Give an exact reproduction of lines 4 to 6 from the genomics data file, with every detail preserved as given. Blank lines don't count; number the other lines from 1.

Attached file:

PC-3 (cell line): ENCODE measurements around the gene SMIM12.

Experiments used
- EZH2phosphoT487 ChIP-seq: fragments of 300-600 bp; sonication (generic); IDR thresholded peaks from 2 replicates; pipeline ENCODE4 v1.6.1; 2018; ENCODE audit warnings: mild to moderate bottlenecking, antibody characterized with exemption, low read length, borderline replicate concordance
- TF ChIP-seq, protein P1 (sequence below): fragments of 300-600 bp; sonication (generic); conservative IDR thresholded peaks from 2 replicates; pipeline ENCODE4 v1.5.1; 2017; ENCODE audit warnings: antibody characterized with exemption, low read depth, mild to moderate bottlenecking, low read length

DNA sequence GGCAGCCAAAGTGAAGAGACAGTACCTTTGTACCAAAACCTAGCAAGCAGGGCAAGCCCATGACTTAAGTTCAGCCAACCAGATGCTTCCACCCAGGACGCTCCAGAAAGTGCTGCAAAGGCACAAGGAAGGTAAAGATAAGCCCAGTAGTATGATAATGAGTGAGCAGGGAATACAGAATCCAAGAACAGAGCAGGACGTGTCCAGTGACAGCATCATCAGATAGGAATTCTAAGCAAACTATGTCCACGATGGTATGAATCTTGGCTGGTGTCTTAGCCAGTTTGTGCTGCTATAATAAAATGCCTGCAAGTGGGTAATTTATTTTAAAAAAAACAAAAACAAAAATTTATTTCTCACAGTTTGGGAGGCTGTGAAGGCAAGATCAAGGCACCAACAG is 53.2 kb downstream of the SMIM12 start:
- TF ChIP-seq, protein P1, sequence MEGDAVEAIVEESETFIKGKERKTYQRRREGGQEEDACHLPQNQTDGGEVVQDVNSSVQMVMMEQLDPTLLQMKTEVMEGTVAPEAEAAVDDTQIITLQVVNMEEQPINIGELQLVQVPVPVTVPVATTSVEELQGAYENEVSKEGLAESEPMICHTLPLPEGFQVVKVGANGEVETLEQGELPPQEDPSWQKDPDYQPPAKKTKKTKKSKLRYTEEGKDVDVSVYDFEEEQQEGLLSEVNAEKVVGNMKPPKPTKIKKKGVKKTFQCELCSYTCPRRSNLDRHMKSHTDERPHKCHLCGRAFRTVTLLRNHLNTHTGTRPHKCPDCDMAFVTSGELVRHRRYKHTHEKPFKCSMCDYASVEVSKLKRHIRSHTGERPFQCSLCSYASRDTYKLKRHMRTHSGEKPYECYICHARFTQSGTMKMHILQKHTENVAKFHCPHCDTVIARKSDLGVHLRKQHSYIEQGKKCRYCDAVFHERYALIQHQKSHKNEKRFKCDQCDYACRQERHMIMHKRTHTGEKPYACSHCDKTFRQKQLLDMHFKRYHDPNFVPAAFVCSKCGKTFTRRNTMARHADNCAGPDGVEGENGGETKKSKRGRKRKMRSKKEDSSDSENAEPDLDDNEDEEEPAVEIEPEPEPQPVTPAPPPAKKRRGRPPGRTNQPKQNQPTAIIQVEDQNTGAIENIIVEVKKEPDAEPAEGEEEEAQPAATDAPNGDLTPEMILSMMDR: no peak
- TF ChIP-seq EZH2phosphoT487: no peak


- TF ChIP-seq, protein P1 (sequence below): fragments of 300-600 bp; sonication (generic); conservative IDR thresholded peaks from 2 replicates; pipeline ENCODE4 v1.5.1; 2017; ENCODE audit warnings: antibody characterized with exemption, low read depth, mild to moderate bottlenecking, low read length

DNA sequence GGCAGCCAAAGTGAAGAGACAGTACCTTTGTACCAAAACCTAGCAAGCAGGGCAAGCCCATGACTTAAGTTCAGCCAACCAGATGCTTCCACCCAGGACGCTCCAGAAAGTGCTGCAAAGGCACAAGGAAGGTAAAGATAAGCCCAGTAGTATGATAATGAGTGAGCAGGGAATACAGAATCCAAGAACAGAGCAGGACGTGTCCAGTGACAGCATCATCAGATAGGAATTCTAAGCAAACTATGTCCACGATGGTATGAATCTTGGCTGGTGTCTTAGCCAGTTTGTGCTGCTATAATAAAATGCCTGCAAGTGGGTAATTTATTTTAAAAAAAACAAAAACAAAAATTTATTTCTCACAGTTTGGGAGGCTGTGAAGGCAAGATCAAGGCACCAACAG is 53.2 kb downstream of the SMIM12 start:
- TF ChIP-seq, protein P1, sequence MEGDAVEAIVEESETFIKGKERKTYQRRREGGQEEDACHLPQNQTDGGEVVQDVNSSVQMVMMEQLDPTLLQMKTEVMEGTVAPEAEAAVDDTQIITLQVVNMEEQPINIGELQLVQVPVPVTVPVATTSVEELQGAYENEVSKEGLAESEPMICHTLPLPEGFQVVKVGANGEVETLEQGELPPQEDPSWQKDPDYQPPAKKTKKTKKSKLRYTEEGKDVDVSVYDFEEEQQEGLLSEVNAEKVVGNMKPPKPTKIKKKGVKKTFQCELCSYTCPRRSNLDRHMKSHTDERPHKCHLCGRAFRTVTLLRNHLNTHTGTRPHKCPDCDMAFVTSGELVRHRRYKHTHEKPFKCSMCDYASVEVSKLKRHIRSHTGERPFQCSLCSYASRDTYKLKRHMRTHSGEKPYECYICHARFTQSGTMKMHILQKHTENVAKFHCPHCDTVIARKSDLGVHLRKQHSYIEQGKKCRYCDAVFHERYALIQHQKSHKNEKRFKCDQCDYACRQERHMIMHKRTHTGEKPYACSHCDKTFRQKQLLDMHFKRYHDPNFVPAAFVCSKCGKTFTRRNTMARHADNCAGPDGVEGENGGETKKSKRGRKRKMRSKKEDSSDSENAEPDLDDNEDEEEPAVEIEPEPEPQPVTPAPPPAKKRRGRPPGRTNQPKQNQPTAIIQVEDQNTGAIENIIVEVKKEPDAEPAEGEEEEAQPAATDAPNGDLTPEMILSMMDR: no peak